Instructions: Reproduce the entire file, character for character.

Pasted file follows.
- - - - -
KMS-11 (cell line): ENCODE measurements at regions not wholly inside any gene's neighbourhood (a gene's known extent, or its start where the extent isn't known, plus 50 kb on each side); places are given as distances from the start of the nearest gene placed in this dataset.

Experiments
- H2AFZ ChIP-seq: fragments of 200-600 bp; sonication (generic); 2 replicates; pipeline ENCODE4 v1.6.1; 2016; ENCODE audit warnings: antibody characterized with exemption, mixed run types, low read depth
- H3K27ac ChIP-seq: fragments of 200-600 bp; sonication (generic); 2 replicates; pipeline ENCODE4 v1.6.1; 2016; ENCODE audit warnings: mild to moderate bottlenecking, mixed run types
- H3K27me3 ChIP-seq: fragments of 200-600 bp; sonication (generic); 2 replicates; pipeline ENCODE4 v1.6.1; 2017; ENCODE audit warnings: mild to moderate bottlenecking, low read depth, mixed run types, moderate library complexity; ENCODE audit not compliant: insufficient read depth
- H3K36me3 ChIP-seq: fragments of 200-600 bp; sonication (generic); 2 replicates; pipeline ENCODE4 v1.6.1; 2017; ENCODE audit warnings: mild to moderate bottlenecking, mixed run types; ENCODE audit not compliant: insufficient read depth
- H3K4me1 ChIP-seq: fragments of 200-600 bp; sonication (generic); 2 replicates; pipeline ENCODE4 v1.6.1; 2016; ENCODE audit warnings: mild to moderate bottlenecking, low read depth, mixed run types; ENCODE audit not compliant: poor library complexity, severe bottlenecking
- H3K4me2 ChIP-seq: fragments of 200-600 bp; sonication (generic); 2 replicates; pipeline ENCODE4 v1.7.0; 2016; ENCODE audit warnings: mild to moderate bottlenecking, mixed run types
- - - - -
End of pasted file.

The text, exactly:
KMS-11 (cell line): ENCODE measurements at regions not wholly inside any gene's neighbourhood (a gene's known extent, or its start where the extent isn't known, plus 50 kb on each side); places are given as distances from the start of the nearest gene placed in this dataset.

Experiments
- H2AFZ ChIP-seq: fragments of 200-600 bp; sonication (generic); 2 replicates; pipeline ENCODE4 v1.6.1; 2016; ENCODE audit warnings: antibody characterized with exemption, mixed run types, low read depth
- H3K27ac ChIP-seq: fragments of 200-600 bp; sonication (generic); 2 replicates; pipeline ENCODE4 v1.6.1; 2016; ENCODE audit warnings: mild to moderate bottlenecking, mixed run types
- H3K27me3 ChIP-seq: fragments of 200-600 bp; sonication (generic); 2 replicates; pipeline ENCODE4 v1.6.1; 2017; ENCODE audit warnings: mild to moderate bottlenecking, low read depth, mixed run types, moderate library complexity; ENCODE audit not compliant: insufficient read depth
- H3K36me3 ChIP-seq: fragments of 200-600 bp; sonication (generic); 2 replicates; pipeline ENCODE4 v1.6.1; 2017; ENCODE audit warnings: mild to moderate bottlenecking, mixed run types; ENCODE audit not compliant: insufficient read depth
- H3K4me1 ChIP-seq: fragments of 200-600 bp; sonication (generic); 2 replicates; pipeline ENCODE4 v1.6.1; 2016; ENCODE audit warnings: mild to moderate bottlenecking, low read depth, mixed run types; ENCODE audit not compliant: poor library complexity, severe bottlenecking
- H3K4me2 ChIP-seq: fragments of 200-600 bp; sonication (generic); 2 replicates; pipeline ENCODE4 v1.7.0; 2016; ENCODE audit warnings: mild to moderate bottlenecking, mixed run types